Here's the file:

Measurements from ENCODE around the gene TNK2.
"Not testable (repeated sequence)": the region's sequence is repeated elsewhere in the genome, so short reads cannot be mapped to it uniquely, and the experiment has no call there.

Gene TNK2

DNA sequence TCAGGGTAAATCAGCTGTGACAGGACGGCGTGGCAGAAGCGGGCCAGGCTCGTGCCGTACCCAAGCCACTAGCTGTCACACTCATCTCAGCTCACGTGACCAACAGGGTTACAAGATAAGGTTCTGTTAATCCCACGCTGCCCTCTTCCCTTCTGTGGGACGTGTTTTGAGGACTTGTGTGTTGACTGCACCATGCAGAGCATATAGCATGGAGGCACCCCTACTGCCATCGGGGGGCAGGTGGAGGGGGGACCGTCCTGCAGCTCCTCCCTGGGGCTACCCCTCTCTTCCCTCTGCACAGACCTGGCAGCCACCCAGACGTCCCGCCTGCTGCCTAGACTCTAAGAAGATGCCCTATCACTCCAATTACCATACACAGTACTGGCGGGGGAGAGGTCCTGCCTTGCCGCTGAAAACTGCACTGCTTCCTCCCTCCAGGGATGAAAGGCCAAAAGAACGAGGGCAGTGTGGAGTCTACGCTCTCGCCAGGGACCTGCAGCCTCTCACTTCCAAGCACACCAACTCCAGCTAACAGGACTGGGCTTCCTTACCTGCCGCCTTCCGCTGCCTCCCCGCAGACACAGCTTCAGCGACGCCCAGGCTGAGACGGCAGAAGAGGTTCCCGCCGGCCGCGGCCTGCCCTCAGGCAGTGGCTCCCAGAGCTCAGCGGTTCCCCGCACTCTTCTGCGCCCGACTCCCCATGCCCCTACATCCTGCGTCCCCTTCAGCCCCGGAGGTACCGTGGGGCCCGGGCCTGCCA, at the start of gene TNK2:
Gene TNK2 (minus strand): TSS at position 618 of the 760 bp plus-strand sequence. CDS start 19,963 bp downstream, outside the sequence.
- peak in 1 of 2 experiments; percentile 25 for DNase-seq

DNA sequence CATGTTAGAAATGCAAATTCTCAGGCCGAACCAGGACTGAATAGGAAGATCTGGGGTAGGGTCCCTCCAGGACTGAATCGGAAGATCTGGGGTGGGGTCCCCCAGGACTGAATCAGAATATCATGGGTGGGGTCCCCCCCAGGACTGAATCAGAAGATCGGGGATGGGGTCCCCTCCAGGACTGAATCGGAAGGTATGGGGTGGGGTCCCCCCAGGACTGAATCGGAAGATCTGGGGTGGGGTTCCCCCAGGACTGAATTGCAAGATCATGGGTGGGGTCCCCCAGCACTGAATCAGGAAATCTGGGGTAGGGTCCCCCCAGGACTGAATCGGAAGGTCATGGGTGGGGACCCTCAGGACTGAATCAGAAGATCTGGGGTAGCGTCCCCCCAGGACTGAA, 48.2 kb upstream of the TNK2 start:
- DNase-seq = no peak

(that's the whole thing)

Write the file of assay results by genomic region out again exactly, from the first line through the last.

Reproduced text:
Measurements from ENCODE around the gene TNK2.
"Not testable (repeated sequence)": the region's sequence is repeated elsewhere in the genome, so short reads cannot be mapped to it uniquely, and the experiment has no call there.

Gene TNK2

DNA sequence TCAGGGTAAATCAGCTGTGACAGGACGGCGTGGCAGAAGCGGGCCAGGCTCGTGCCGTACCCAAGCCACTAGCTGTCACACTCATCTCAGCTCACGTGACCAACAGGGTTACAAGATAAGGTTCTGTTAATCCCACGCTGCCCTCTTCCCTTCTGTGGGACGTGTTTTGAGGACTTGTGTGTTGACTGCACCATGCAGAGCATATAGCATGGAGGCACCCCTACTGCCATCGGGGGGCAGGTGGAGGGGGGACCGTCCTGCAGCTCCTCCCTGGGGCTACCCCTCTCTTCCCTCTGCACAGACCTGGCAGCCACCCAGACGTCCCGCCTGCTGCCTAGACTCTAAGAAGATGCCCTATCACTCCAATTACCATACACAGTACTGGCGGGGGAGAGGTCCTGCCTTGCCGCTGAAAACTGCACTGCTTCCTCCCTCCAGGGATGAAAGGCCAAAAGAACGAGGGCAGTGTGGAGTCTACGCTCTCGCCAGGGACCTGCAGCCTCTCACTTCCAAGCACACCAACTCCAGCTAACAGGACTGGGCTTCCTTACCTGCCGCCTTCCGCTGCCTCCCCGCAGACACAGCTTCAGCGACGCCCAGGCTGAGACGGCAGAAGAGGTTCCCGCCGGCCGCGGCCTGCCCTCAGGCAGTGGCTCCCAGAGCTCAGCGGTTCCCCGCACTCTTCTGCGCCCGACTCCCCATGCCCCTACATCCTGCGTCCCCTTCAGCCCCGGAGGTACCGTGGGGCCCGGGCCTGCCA, at the start of gene TNK2:
Gene TNK2 (minus strand): TSS at position 618 of the 760 bp plus-strand sequence. CDS start 19,963 bp downstream, outside the sequence.
- peak in 1 of 2 experiments; percentile 25 for DNase-seq

DNA sequence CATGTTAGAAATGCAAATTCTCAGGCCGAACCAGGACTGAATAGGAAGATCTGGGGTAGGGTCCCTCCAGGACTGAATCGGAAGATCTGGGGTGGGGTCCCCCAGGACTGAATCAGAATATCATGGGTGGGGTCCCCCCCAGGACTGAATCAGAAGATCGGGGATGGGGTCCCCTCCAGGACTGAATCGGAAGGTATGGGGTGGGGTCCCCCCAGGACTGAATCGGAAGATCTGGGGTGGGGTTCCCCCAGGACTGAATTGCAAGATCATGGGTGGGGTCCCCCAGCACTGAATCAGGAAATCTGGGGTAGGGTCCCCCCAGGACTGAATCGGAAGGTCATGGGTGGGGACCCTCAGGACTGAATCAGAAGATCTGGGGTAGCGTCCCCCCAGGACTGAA, 48.2 kb upstream of the TNK2 start:
- DNase-seq = no peak